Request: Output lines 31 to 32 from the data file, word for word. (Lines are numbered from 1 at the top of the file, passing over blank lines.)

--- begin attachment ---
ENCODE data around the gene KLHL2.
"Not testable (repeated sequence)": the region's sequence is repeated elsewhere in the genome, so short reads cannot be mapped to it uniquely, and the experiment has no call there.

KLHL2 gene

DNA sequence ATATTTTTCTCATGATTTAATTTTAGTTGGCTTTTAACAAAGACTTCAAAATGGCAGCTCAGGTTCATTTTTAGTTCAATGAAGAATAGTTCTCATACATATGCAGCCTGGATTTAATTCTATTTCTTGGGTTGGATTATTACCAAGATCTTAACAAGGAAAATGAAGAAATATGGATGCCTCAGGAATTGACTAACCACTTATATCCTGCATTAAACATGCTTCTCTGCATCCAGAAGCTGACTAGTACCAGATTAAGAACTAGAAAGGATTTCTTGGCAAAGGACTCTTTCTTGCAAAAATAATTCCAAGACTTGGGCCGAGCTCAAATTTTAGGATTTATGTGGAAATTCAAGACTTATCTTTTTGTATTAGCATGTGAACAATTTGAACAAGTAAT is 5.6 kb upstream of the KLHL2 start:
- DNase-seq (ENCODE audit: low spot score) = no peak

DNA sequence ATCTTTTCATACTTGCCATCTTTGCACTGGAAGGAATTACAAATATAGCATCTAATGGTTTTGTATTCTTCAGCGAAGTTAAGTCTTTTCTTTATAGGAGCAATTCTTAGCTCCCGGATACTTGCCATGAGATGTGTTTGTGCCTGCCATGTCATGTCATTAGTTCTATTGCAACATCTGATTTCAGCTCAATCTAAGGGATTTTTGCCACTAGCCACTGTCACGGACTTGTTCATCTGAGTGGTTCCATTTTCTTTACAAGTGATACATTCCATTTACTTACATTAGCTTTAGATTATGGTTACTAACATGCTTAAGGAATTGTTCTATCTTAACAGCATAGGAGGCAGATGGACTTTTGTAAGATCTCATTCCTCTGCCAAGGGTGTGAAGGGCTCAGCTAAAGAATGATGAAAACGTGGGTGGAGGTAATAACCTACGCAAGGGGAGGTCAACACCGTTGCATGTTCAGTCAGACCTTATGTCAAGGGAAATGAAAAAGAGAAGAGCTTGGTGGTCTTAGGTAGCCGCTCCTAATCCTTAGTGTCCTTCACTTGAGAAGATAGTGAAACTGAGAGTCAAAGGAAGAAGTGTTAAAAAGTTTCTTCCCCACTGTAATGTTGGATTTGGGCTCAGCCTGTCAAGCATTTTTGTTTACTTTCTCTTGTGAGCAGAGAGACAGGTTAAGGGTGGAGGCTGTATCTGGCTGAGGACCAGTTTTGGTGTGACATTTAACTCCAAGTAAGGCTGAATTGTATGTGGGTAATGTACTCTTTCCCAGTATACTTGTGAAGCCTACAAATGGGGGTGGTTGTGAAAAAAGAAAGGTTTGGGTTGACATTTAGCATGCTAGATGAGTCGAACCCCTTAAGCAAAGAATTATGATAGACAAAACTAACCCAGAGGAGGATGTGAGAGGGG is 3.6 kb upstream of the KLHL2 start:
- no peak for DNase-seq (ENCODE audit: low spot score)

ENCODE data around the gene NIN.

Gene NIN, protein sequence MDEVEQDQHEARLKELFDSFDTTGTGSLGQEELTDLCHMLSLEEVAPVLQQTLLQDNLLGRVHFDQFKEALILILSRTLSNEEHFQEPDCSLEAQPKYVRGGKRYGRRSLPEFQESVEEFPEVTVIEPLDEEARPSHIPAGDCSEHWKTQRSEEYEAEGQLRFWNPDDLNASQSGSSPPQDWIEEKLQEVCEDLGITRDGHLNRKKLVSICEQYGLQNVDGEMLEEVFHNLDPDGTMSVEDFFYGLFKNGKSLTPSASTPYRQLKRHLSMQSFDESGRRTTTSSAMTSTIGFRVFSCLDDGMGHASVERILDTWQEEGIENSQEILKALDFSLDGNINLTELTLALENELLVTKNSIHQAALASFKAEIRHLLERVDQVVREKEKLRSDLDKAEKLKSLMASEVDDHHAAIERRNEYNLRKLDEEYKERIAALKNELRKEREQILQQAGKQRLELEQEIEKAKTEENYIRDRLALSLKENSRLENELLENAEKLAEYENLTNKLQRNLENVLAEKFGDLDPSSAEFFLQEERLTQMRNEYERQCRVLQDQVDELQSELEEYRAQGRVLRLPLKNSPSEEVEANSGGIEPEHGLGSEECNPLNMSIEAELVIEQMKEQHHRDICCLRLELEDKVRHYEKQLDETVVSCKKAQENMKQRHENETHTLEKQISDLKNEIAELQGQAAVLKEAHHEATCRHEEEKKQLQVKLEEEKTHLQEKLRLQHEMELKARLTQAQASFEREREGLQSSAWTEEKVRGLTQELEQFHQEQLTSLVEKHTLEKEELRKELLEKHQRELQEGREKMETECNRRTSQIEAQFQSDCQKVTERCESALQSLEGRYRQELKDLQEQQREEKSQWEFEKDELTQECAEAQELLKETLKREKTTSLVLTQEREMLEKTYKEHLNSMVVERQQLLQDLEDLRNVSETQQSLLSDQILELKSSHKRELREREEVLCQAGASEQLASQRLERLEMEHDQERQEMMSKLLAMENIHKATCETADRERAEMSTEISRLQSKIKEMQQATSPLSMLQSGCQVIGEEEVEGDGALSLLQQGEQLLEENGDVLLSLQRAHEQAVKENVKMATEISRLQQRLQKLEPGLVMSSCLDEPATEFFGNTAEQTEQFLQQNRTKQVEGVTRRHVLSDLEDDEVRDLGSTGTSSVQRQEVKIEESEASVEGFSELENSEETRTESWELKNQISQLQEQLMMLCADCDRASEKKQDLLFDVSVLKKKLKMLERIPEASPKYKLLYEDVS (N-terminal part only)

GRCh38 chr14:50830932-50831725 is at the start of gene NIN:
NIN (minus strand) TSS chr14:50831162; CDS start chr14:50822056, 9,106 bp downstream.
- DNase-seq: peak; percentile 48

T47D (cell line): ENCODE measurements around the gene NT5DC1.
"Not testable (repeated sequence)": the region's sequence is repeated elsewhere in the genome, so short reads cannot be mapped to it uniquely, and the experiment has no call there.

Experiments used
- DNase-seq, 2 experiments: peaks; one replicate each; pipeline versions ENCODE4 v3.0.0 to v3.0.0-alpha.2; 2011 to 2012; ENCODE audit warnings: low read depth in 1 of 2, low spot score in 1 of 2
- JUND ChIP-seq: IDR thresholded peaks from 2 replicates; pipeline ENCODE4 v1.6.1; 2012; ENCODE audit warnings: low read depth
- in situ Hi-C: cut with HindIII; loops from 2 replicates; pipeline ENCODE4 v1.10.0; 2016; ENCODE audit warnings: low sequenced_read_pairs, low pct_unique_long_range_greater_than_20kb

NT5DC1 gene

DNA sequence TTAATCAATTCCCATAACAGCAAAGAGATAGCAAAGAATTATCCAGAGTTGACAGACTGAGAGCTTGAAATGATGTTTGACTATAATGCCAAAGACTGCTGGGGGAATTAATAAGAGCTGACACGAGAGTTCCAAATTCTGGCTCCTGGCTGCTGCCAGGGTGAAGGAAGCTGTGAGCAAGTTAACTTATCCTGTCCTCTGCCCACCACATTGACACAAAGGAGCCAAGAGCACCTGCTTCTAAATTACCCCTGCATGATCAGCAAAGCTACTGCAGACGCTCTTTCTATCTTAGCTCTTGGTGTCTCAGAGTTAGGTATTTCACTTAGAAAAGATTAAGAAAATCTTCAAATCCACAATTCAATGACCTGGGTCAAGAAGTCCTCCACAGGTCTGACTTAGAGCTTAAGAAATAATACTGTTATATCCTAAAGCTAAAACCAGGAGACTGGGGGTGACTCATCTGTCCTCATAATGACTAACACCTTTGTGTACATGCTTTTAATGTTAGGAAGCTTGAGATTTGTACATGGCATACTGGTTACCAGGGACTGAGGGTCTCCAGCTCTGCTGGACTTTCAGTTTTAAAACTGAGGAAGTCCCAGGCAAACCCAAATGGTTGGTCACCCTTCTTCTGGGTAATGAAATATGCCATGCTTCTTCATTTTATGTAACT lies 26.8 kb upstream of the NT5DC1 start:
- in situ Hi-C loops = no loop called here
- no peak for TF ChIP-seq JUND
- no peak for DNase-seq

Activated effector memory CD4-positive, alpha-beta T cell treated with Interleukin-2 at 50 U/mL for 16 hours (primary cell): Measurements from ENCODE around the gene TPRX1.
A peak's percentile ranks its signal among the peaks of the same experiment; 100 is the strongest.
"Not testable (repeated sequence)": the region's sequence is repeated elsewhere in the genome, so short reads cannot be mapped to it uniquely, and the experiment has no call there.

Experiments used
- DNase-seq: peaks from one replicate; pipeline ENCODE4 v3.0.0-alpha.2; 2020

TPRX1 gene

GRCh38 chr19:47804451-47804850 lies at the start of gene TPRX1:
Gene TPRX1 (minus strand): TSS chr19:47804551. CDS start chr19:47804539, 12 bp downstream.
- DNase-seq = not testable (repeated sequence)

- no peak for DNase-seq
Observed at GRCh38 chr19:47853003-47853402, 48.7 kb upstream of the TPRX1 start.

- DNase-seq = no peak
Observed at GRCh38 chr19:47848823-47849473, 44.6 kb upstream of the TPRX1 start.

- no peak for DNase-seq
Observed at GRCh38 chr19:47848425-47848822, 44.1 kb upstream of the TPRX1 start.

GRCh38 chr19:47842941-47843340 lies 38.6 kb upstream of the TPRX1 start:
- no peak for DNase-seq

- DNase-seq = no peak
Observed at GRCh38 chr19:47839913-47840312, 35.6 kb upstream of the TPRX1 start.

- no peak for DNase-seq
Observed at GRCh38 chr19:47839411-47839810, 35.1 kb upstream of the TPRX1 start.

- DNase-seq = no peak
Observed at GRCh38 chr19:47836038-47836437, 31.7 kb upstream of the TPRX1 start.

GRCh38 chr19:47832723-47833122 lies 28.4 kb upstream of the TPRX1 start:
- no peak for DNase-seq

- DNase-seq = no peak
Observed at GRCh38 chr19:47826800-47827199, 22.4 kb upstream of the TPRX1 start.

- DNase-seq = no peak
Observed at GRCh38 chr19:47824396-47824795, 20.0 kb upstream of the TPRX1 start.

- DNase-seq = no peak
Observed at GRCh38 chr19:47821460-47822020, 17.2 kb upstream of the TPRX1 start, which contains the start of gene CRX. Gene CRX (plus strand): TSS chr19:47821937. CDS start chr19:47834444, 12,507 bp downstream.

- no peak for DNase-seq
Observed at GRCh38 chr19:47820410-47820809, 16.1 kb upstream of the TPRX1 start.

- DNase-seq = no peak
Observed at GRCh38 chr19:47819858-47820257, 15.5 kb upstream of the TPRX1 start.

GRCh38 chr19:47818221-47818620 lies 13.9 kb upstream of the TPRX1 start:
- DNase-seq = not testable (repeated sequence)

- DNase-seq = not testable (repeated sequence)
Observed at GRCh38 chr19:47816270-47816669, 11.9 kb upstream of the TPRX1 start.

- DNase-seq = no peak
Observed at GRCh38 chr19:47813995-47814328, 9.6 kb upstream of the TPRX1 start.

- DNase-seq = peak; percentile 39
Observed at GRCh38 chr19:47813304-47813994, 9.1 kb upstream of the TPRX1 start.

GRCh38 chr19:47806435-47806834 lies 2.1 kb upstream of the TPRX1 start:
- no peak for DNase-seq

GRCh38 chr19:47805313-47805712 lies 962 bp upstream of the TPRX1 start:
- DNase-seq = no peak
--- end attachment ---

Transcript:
Gene TPRX1 (minus strand): TSS chr19:47804551. CDS start chr19:47804539, 12 bp downstream.
- DNase-seq = not testable (repeated sequence)